Monday, June 20, 2011

Staff Training does not equal Staff Development (Part I)

I am a huge fan of the team at the Foellinger Foundation in Fort Wayne (unfortunately, they fund in Allen County only). They recognize that it takes strong nonprofit organizations to deliver quality programs and to create meaningful results. Their refrain is that they support effective organizations who are “Well-managed, Mission Driven, Results-Oriented”.  To that end, Foellinger Foundation brings in a nationally known speaker each year to present to an opening session audience of 100’s of board and staff leaders followed by a workshop that delves deeper into the subject – but that’s not all.  Following the workshop, they offer the opportunity for many organizations to receive a grant to implement the ideas and strategies that have just been explored.

This year their guest was Lee Cockerell, former Disney executive and author of the book “Creating Magic”. This week, I wanted to focus on his theme that stood out most for me – “Staff Training is not the same as Staff Development”. Lee highlighted that these concepts tend to be lumped together, even thought of as the same thing. He emphasized that they are dramatically different and how your organization approaches them could determine whether you are creating “Disney Memories” or Delta Airlines Baggage embarrassments.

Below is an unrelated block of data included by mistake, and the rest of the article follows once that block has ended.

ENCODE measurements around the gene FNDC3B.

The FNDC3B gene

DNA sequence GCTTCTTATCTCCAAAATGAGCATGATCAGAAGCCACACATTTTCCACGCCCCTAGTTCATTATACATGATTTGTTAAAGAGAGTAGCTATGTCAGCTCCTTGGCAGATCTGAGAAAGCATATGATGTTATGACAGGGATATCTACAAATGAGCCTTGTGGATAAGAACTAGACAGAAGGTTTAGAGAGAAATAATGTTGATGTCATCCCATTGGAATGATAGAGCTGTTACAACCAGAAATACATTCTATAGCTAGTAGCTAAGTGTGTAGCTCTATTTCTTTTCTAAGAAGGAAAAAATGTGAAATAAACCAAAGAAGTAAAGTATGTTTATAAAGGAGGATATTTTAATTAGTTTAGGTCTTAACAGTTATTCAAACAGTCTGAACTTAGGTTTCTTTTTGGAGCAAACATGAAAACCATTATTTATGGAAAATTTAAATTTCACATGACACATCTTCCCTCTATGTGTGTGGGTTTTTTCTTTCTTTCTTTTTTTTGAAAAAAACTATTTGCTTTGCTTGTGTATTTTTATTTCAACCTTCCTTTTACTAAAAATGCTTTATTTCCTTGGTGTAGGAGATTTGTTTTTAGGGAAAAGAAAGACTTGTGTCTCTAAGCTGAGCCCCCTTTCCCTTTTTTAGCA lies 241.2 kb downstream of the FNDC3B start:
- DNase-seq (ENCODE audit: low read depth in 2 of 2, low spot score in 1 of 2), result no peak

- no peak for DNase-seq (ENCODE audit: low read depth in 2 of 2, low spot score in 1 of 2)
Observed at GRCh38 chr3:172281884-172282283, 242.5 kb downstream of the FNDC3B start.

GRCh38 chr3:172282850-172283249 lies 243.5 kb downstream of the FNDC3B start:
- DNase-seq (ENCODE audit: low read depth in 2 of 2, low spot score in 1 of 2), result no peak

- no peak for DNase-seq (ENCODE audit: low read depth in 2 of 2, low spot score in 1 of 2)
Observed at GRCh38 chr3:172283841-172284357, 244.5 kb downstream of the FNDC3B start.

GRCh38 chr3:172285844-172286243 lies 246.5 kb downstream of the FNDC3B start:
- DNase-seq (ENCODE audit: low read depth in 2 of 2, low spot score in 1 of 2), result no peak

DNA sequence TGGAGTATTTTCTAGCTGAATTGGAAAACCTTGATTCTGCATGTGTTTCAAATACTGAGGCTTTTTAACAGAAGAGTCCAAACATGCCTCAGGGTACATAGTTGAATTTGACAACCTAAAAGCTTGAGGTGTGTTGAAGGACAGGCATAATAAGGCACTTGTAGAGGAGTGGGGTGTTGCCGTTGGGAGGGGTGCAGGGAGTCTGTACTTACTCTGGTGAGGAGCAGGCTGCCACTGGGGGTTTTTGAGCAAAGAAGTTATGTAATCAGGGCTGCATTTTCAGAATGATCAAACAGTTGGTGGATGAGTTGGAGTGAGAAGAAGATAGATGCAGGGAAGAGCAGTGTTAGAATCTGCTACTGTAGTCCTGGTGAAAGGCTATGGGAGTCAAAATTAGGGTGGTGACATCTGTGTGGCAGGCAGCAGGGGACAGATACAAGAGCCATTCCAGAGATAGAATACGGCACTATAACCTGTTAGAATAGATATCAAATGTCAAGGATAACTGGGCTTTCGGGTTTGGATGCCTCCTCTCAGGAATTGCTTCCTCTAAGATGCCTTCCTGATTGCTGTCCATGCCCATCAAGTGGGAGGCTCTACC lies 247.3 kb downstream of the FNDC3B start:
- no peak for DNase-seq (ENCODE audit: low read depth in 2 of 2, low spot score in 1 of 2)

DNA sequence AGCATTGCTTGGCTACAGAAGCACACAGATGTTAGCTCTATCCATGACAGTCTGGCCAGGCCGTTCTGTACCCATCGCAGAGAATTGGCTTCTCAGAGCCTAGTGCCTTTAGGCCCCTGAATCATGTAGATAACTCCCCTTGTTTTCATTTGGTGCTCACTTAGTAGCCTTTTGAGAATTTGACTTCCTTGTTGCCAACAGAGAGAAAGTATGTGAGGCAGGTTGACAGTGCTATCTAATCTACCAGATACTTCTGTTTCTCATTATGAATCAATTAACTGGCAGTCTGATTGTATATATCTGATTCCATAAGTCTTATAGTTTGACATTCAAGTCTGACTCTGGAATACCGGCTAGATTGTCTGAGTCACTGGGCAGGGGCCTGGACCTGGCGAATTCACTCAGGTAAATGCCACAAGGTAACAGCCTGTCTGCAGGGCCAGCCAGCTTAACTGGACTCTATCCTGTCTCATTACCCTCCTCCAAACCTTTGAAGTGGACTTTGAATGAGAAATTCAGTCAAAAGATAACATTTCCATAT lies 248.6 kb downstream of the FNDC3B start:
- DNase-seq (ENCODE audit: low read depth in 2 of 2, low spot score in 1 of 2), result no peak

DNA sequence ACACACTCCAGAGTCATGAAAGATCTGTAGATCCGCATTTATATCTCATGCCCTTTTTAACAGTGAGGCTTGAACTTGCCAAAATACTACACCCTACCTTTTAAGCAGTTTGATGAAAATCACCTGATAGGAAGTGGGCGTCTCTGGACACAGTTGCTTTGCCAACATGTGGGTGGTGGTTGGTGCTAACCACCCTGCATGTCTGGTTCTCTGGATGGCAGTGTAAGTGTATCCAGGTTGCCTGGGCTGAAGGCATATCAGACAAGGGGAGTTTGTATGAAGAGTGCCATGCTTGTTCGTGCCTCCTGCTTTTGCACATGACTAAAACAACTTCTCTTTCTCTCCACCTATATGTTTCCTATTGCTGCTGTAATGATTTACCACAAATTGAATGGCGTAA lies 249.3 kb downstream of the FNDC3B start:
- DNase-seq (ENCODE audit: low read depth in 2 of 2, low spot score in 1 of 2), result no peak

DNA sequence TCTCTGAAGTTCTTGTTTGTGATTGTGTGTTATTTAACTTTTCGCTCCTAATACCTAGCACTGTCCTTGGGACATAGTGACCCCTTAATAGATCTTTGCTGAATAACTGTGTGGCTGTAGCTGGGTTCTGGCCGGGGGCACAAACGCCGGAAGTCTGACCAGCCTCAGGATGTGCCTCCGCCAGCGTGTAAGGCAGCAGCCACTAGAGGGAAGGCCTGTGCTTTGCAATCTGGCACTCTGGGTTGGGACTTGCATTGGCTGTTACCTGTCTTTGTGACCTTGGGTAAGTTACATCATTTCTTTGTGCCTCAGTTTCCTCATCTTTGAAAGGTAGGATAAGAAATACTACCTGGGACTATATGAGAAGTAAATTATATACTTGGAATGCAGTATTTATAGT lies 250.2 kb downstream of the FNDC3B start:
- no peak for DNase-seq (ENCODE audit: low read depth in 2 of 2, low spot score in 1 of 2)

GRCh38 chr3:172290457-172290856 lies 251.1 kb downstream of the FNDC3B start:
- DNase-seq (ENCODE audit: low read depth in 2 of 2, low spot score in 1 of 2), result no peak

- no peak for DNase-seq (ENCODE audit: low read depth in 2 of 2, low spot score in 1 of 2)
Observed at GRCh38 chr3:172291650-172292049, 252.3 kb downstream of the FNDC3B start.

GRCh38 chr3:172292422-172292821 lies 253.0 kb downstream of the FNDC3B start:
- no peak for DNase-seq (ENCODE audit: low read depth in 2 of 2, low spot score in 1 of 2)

He explained that staff training is what you do to equip and prepare a staff member to successfully and effectively perform the basics of their job and then keeping them current on the skills needed to perform the role. Small nonprofits, in particular, struggle with this aspect of appropriate staff training and will sometimes wear “we do on-the-job training” as a badge of honor. Lee noted that at Disney, no employee (cast member) is turned loose on the public until they have been trained and tested on it.  What would it take for your organization to excel at equipping your people to do their current jobs well?

In contrast, Mr. Cockerell shared that staff development is individualized, one-to-one, focused on potential (expanding their job or on preparing for another role), and usually manager initiated. In too many organizations, nonprofit and business, this thinking is relegated to an annual performance evaluation exercise that often results in employee’s feeling that their supervisor doesn’t care enough about them to put real effort into helping them improve. Lee emphasized that many of his best relationships are with former employees that he was candid with about their weaknesses and how they could improve. What would it take for your organization to excel at preparing your people for additional opportunities or increased impact?

Share your insights.


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